RBI doubles ceiling on individual home loans for urban and rural cooperative banks


The Reserve Bank of India has doubled the maximum amount of loan a co-operative bank can lend to an individual in view of soaring property prices.

Guidelines governing maximum authorized lending limits for cooperative banks were last revised more than a decade ago.

RBI Governor Shaktikanta Das in his monetary policy speech on Wednesday announced that city cooperative banks will now be allowed to lend up to Rs 1.40 crore against the previous ceiling of Rs 70 lakh. Rural cooperative banks can now lend up to Rs 75 lakh against a previous cap of Rs 30 lakh.

“In view of the increase in housing prices since the last limit review and taking into account customer needs, it has been decided to increase the existing limits on individual housing loans by cooperative banks,” Das said. .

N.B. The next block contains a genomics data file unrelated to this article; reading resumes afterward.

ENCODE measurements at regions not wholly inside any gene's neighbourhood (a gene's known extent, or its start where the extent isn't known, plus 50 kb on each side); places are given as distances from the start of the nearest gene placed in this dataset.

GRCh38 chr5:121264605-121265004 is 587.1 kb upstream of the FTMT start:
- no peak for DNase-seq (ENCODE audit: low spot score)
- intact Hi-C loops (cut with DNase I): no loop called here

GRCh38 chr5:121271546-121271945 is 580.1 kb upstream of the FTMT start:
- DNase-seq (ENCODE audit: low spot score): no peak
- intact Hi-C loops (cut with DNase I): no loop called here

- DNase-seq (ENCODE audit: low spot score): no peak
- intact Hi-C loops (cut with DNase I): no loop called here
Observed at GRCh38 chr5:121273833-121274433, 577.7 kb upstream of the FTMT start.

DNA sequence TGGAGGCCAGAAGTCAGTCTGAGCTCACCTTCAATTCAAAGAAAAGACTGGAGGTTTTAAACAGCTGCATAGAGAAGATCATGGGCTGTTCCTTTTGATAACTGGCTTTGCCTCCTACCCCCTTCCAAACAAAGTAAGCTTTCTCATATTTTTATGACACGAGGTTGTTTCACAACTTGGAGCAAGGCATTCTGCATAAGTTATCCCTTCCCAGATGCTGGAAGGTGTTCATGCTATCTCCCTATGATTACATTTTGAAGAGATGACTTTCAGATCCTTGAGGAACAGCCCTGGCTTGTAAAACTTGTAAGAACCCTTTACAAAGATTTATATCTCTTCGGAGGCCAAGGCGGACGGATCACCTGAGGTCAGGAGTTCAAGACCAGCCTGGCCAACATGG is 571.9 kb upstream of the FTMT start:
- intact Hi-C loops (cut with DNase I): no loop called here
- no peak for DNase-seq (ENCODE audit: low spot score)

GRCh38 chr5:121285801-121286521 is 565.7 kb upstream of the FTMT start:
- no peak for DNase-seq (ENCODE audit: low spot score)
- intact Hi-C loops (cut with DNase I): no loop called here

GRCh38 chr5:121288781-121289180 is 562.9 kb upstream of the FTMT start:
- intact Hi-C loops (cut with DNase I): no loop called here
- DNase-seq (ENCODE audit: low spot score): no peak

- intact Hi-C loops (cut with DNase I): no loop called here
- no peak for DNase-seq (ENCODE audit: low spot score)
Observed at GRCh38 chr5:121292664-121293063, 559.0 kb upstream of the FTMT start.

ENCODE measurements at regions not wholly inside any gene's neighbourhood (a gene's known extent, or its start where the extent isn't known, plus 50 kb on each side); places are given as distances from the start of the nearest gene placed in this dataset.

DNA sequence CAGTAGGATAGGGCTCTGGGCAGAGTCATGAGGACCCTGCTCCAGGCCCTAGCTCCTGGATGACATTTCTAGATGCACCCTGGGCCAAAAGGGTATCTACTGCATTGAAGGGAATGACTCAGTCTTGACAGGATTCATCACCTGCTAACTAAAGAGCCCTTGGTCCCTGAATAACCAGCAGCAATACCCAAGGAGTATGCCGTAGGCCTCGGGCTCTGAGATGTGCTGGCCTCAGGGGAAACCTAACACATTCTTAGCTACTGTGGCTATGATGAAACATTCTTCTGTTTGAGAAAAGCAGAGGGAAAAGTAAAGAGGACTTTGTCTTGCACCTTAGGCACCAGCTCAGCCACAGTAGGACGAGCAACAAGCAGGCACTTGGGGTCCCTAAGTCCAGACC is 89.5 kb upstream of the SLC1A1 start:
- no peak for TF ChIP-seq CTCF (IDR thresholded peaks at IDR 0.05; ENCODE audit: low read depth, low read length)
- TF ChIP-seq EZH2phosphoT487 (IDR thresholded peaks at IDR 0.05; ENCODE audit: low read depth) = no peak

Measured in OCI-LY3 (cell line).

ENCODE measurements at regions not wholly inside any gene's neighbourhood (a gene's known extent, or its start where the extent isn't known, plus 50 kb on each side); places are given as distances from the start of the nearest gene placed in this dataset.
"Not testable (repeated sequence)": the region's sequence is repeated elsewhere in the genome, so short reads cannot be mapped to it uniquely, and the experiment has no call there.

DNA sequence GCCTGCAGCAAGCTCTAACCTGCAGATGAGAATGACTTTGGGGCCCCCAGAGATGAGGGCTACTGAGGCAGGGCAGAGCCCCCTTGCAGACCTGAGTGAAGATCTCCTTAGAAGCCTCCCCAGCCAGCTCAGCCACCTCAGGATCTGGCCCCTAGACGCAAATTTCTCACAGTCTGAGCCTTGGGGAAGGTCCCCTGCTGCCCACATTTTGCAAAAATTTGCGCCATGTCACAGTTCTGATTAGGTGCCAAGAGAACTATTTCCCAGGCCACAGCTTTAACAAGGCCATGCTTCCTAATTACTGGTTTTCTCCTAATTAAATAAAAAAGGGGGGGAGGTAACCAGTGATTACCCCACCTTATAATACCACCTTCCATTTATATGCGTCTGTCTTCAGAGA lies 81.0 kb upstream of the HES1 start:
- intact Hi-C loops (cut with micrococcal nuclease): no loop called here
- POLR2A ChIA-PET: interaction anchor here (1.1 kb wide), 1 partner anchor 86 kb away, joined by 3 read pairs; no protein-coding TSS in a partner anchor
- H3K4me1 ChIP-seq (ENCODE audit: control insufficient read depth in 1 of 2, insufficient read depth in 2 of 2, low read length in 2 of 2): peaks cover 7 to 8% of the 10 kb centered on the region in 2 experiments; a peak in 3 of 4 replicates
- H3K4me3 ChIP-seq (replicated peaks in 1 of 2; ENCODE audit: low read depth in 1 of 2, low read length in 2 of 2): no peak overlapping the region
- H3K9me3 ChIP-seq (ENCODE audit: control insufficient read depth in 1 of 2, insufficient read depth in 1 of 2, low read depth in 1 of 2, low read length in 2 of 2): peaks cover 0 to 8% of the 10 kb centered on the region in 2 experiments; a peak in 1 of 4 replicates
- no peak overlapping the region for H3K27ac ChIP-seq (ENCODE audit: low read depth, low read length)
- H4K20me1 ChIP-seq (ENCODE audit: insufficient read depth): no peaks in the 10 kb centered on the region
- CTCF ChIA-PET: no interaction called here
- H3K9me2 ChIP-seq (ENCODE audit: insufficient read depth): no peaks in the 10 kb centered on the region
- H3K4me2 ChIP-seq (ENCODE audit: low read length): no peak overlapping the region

A detailed circular on this subject will be published separately.

According to the governor, urban cooperative lenders are categorized into Tier-I and Tier-II, and the cap on the maximum loan amount will be governed by how a bank is recognized. Rural cooperative banks include state cooperative banks and district central cooperative banks. Their net worth will determine the maximum loan limits allowed, he said.

Those with a net worth of up to Rs 100 crore will now be able to lend up to Rs 50 lakh per individual home loan from the previous cap of Rs 20 lakh, while others can lend up to Rs 75 lakh, Das said.

Rural cooperative banks will now be allowed to lend to builders who have started residential projects, the governor said.

The decision was taken in view of the growing need for affordable housing and realizing its potential by providing credit facilities to the housing sector.

The overall housing finance limit for rural cooperative banks is unchanged at 5%, and lenders will have to extend commercial real estate – residential housing loans within the overall limit.

Meanwhile, the RBI has also moved to allow city co-operative banks to allow home banking to help the elderly and disabled segments, Das said.


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